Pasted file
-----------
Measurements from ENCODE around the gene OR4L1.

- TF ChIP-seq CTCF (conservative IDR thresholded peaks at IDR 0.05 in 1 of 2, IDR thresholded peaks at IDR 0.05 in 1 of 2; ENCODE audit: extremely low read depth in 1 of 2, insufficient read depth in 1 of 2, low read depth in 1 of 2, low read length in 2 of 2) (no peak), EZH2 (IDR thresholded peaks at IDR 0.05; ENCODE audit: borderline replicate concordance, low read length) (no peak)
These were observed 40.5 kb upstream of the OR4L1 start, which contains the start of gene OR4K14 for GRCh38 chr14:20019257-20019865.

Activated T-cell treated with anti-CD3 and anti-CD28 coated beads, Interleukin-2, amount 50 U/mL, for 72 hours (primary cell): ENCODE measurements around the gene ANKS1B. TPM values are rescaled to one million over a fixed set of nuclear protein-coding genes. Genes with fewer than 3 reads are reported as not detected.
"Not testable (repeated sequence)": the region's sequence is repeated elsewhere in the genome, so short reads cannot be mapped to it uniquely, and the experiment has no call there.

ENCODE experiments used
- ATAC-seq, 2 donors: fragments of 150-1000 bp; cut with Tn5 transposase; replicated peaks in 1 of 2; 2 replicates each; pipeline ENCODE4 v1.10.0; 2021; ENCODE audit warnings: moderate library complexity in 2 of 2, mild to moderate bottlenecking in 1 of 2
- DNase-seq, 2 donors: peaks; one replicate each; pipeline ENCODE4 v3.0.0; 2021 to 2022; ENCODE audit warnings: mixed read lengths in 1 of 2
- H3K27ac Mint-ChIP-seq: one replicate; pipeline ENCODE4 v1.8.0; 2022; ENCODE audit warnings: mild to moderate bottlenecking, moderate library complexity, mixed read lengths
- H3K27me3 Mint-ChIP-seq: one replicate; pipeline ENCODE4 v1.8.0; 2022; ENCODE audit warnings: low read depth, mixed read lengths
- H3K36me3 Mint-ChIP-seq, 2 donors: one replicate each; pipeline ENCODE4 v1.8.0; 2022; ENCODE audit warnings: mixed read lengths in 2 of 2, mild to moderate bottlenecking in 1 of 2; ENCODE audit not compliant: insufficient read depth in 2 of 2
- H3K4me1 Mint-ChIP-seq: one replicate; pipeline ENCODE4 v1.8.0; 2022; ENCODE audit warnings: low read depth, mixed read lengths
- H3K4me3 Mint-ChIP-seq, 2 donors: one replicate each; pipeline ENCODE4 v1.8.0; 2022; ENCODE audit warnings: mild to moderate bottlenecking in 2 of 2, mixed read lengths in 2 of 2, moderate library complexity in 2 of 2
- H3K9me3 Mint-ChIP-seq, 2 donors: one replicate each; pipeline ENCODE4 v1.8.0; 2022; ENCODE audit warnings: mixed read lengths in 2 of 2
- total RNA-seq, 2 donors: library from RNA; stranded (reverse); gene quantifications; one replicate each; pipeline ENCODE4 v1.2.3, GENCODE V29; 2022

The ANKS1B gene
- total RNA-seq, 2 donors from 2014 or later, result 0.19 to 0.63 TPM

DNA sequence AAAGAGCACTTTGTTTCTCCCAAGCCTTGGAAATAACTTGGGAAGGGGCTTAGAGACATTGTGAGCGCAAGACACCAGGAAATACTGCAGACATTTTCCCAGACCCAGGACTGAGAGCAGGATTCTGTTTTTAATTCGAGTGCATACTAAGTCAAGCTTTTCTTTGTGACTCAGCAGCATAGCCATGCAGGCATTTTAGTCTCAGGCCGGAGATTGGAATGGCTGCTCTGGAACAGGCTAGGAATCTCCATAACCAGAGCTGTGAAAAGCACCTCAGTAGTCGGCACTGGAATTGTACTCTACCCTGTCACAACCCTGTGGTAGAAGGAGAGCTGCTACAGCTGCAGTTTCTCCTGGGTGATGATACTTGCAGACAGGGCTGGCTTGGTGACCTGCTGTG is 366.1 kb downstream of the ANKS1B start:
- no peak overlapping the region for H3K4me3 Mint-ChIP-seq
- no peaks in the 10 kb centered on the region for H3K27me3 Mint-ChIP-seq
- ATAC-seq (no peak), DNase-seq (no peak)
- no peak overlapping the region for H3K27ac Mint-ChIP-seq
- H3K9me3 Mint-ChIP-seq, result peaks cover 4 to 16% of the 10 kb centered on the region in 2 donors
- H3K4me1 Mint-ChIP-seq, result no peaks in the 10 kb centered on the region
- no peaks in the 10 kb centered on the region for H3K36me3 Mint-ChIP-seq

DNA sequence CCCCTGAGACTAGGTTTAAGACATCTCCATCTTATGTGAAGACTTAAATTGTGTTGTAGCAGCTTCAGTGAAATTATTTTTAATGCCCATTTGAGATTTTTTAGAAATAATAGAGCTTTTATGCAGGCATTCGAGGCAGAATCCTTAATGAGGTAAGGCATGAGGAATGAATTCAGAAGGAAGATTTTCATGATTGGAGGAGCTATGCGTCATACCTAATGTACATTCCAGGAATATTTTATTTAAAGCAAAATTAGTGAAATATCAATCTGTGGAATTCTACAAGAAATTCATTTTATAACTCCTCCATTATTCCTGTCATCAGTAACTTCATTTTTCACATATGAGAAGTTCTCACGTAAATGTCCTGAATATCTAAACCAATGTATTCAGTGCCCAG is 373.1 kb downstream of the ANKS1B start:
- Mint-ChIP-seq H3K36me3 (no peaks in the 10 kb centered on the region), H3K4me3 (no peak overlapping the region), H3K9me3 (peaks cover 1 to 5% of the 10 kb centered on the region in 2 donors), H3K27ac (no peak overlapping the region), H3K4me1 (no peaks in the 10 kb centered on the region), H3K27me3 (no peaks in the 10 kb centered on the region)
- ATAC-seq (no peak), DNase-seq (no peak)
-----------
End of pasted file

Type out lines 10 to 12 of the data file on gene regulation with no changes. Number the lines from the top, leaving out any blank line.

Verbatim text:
- H3K27me3 Mint-ChIP-seq: one replicate; pipeline ENCODE4 v1.8.0; 2022; ENCODE audit warnings: low read depth, mixed read lengths
- H3K36me3 Mint-ChIP-seq, 2 donors: one replicate each; pipeline ENCODE4 v1.8.0; 2022; ENCODE audit warnings: mixed read lengths in 2 of 2, mild to moderate bottlenecking in 1 of 2; ENCODE audit not compliant: insufficient read depth in 2 of 2
- H3K4me1 Mint-ChIP-seq: one replicate; pipeline ENCODE4 v1.8.0; 2022; ENCODE audit warnings: low read depth, mixed read lengths